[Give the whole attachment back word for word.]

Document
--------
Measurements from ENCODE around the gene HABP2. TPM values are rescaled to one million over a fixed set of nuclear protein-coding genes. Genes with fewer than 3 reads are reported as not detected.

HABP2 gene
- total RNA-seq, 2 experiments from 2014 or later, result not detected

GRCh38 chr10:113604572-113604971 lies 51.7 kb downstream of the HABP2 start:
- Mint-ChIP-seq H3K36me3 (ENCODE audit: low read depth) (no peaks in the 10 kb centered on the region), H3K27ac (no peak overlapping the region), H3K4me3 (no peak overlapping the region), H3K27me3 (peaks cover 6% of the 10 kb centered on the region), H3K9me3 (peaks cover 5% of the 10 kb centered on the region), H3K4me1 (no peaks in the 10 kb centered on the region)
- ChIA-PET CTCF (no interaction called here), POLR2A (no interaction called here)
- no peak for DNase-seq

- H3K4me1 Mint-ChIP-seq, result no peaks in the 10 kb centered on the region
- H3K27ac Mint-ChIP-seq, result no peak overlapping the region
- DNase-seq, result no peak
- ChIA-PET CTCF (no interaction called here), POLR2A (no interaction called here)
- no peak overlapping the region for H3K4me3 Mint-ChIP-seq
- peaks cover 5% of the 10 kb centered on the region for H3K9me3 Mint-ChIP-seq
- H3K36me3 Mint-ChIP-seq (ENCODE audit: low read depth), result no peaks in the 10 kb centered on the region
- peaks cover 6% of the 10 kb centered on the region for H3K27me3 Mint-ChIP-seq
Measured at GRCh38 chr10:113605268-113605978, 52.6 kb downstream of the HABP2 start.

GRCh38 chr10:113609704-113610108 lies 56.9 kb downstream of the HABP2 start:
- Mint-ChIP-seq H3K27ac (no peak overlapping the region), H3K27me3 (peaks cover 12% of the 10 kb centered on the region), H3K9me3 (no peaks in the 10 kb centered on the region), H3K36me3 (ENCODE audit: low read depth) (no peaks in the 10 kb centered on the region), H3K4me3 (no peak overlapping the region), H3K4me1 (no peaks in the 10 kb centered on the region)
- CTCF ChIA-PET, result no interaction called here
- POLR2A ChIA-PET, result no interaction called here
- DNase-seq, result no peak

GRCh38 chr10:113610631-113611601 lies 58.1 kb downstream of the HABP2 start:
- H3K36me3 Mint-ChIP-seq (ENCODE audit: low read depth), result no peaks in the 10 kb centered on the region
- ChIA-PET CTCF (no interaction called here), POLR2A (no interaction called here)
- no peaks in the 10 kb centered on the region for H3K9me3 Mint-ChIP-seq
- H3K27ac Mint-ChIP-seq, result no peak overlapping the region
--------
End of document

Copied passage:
Measurements from ENCODE around the gene HABP2. TPM values are rescaled to one million over a fixed set of nuclear protein-coding genes. Genes with fewer than 3 reads are reported as not detected.

HABP2 gene
- total RNA-seq, 2 experiments from 2014 or later, result not detected

GRCh38 chr10:113604572-113604971 lies 51.7 kb downstream of the HABP2 start:
- Mint-ChIP-seq H3K36me3 (ENCODE audit: low read depth) (no peaks in the 10 kb centered on the region), H3K27ac (no peak overlapping the region), H3K4me3 (no peak overlapping the region), H3K27me3 (peaks cover 6% of the 10 kb centered on the region), H3K9me3 (peaks cover 5% of the 10 kb centered on the region), H3K4me1 (no peaks in the 10 kb centered on the region)
- ChIA-PET CTCF (no interaction called here), POLR2A (no interaction called here)
- no peak for DNase-seq

- H3K4me1 Mint-ChIP-seq, result no peaks in the 10 kb centered on the region
- H3K27ac Mint-ChIP-seq, result no peak overlapping the region
- DNase-seq, result no peak
- ChIA-PET CTCF (no interaction called here), POLR2A (no interaction called here)
- no peak overlapping the region for H3K4me3 Mint-ChIP-seq
- peaks cover 5% of the 10 kb centered on the region for H3K9me3 Mint-ChIP-seq
- H3K36me3 Mint-ChIP-seq (ENCODE audit: low read depth), result no peaks in the 10 kb centered on the region
- peaks cover 6% of the 10 kb centered on the region for H3K27me3 Mint-ChIP-seq
Measured at GRCh38 chr10:113605268-113605978, 52.6 kb downstream of the HABP2 start.

GRCh38 chr10:113609704-113610108 lies 56.9 kb downstream of the HABP2 start:
- Mint-ChIP-seq H3K27ac (no peak overlapping the region), H3K27me3 (peaks cover 12% of the 10 kb centered on the region), H3K9me3 (no peaks in the 10 kb centered on the region), H3K36me3 (ENCODE audit: low read depth) (no peaks in the 10 kb centered on the region), H3K4me3 (no peak overlapping the region), H3K4me1 (no peaks in the 10 kb centered on the region)
- CTCF ChIA-PET, result no interaction called here
- POLR2A ChIA-PET, result no interaction called here
- DNase-seq, result no peak

GRCh38 chr10:113610631-113611601 lies 58.1 kb downstream of the HABP2 start:
- H3K36me3 Mint-ChIP-seq (ENCODE audit: low read depth), result no peaks in the 10 kb centered on the region
- ChIA-PET CTCF (no interaction called here), POLR2A (no interaction called here)
- no peaks in the 10 kb centered on the region for H3K9me3 Mint-ChIP-seq
- H3K27ac Mint-ChIP-seq, result no peak overlapping the region